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U.S. To Play Brazil In Women's World Cup

SCOTT SIMON, host: Time now for sports.


SIMON: You all warmed up? Over these next four minutes, we've got football, soccer, baseball, basketball stories spanning three continents and 49 states. Sorry, Alaska. We've got to wait for semi-pro dogsled race season begin up there. Tom Goldman joins us from Portland. Ready, Tom?

TOM GOLDMAN: Ready to go.

SIMON: Let's start with college football, my friend.


SIMON: Ohio State and West Virginia Universities this week both created self-imposed sanctions for pretty flagrant rules violations. Is this the equivalent of a petulant child who gives himself a two-minute timeout?


GOLDMAN: Or a kid grounding himself and then watching TV all day.


GOLDMAN: Ohio State's self-imposed penalties including erasing from the record books its 12 wins from last season, which includes a share of the Big 10 championship and a Sugar Bowl victory. You know, it's embarrassing to do that, Scott, but there's no postseason ban. There's no cutting football scholarships. Those are both punishments that are considered appropriate and effective. The NCAA might still impose those sanctions after a hearing next month.

Now, is it more than coincidence that Ohio State and some of the other top football programs are either in trouble or being scrutinized by the NCAA? A great opportunity to talk about all this at an NCAA sponsored summit next month about Division 1 sports.

SIMON: Where's the summit going to be?

GOLDMAN: Indianapolis.

SIMON: You going to be there?

GOLDMAN: I'll try.

SIMON: All right. OK. Just thought I'd - I can recommend a good place in Indianapolis. More than one.


SIMON: Women's World Cup this weekend. Tomorrow the U.S. plays Brazil. Do we need a miracle on turf to win this one?

GOLDMAN: Don't know about that. It would help if the U.S. scored more. The Americans have had trouble converting scoring chances. And the U.S. faces a Brazilian team that's hungry for its first World Cup title. The Samba Queens, as they're called, they also have the world's best, most exciting player in forward Marta.

But the U.S. has goalkeeper Hope Solo, who was key in the U.S. beating Brazil for the gold medal of the 2008 Olympics. Should be a great game, Scott. The loser is out, winner moves on to the semifinals.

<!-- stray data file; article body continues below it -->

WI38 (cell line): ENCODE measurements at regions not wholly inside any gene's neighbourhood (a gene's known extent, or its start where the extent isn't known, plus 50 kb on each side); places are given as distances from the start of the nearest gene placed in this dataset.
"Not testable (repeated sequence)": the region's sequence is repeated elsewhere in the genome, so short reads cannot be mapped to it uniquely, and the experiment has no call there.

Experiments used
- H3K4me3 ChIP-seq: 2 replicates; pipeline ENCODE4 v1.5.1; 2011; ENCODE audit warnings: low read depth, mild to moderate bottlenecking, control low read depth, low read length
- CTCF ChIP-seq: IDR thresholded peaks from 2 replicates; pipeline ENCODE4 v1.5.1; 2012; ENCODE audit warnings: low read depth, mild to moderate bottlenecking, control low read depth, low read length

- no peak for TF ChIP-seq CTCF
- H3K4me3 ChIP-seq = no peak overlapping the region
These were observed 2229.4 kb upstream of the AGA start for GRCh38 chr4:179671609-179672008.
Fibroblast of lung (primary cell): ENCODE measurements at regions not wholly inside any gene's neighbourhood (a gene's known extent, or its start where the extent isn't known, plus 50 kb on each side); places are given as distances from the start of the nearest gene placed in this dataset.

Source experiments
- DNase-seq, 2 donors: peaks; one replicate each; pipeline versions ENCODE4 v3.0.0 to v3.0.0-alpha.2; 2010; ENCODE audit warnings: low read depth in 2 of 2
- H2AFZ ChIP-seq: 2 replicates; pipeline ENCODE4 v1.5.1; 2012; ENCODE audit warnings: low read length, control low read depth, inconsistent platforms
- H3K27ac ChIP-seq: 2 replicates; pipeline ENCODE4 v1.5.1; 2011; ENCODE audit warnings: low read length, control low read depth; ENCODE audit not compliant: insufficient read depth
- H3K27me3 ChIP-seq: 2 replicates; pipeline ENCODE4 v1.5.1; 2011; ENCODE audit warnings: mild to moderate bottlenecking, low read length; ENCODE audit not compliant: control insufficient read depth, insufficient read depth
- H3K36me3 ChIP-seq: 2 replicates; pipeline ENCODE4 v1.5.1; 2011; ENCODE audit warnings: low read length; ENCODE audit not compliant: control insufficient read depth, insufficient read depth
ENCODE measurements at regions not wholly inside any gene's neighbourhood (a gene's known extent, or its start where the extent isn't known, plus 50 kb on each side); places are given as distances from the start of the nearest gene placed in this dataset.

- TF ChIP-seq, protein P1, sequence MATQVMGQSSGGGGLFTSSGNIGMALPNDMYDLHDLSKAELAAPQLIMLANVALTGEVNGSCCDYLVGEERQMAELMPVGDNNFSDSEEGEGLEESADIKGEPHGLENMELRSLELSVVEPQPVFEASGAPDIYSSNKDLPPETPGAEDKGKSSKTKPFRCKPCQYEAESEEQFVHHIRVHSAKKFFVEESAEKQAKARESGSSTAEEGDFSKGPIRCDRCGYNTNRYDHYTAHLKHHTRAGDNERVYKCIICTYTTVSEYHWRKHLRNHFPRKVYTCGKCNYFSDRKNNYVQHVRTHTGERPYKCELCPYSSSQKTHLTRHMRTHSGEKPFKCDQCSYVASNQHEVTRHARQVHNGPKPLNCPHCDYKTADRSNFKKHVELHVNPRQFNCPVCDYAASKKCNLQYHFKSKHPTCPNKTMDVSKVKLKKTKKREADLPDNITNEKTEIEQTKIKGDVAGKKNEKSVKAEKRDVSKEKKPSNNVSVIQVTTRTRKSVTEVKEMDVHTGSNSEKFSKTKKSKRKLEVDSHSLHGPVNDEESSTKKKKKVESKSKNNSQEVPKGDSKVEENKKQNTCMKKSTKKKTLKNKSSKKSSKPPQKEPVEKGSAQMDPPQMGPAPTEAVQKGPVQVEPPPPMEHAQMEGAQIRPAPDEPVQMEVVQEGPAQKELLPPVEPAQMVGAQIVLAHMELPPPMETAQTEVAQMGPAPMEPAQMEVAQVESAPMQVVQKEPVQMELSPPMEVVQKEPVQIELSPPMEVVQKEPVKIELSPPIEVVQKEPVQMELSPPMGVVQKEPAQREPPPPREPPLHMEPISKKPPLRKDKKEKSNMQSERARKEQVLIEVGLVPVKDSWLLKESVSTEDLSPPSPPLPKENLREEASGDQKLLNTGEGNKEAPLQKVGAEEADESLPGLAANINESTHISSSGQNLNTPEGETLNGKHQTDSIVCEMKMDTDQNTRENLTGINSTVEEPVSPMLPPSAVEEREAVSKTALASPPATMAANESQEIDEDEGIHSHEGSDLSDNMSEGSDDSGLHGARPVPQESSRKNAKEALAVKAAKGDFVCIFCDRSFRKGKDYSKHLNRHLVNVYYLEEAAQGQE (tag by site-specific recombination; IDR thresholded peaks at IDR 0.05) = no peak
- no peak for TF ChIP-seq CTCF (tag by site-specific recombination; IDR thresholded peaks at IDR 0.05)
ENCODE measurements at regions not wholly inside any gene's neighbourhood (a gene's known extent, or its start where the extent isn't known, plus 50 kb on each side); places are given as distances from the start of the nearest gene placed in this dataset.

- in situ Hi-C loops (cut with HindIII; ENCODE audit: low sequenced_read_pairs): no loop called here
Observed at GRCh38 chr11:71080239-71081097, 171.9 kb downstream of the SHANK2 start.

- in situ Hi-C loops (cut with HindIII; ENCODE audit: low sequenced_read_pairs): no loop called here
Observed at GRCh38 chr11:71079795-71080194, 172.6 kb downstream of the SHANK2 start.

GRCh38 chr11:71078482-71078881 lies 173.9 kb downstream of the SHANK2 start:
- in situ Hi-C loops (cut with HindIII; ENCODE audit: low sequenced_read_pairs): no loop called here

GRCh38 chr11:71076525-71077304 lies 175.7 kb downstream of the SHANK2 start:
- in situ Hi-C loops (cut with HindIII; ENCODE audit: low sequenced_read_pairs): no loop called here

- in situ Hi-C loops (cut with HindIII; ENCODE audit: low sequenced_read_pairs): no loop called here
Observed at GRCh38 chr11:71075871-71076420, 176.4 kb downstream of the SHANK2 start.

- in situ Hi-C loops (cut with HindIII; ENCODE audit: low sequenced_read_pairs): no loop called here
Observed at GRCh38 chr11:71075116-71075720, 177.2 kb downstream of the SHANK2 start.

SIMON: And since you raised the prospect of endings. Yao Ming is closing out his career in U.S. basketball. He made some news, didn't he? Made some history, really. Yeah.

GOLDMAN: He sure did, you know. It's being reported by Yahoo Sports and others that he's retiring after nine injury-plagued seasons. I guess his big 7 foot 6 body couldn't take the pounding of 82 game regular seasons and the playoffs.

You know, if it's true about his retirement, he will be greatly missed. He was an agile big man with a deft scoring touch. Of course, his biggest legacy, he opened Asia to the NBA. And those who covered him loved his sense of humor, too. Here's an example from a press conference a few years ago.

Question: Yao, what kind of American music do you listen to. Answer: I like the national anthem. I listen to it at least 82 times a year.


GOLDMAN: Ba-boom.

SIMON: No. Funny guy and fun to watch in all ways.

We can't close out the week without talking about this heart-piercing tragedy for everyone, not just sports fans. Down in Texas this week, a father, Shannon Stone, tried to catch a baseball for his six-year-old son sitting next to him at Texas Stadium and fell to his death.

GOLDMAN: A devastating story for so many people. Obviously the Stone family. And for Texas Rangers outfielder Josh Hamilton. You know, he corralled the foul ball and flipped it to Stone, as a lot of players do to engage with fans. And then Stone was reaching and lost his balance.

Hamilton talked about hearing Stone's son screaming for his dad, then going home to his own children. It's just heartbreaking.

And people are wondering are these stadiums safe. This was the second incident in the past year of a falling fan at the Texas park. Initial reports say everything is to code. The railings are high enough, you know, Scott. And it's very rare that these things happen.

And we have to remember fans at a ballpark aren't like theatergoers sitting in their seats all the time. A ballpark crowd is a very fluid, moving thing. And can you really stop people from reaching for foul balls or balls flipped by a player? You know, it's part of the baseball culture. This was a tragic thing, maybe unavoidable on these very rare occasions.

SIMON: Well, Tom, thanks so much for being with us.

GOLDMAN: You bet.

SIMON: NPR's Tom Goldman speaking with us from Portland about sports this week.


SIMON: You're listening to WEEKEND EDITION from NPR News. Transcript provided by NPR, Copyright NPR.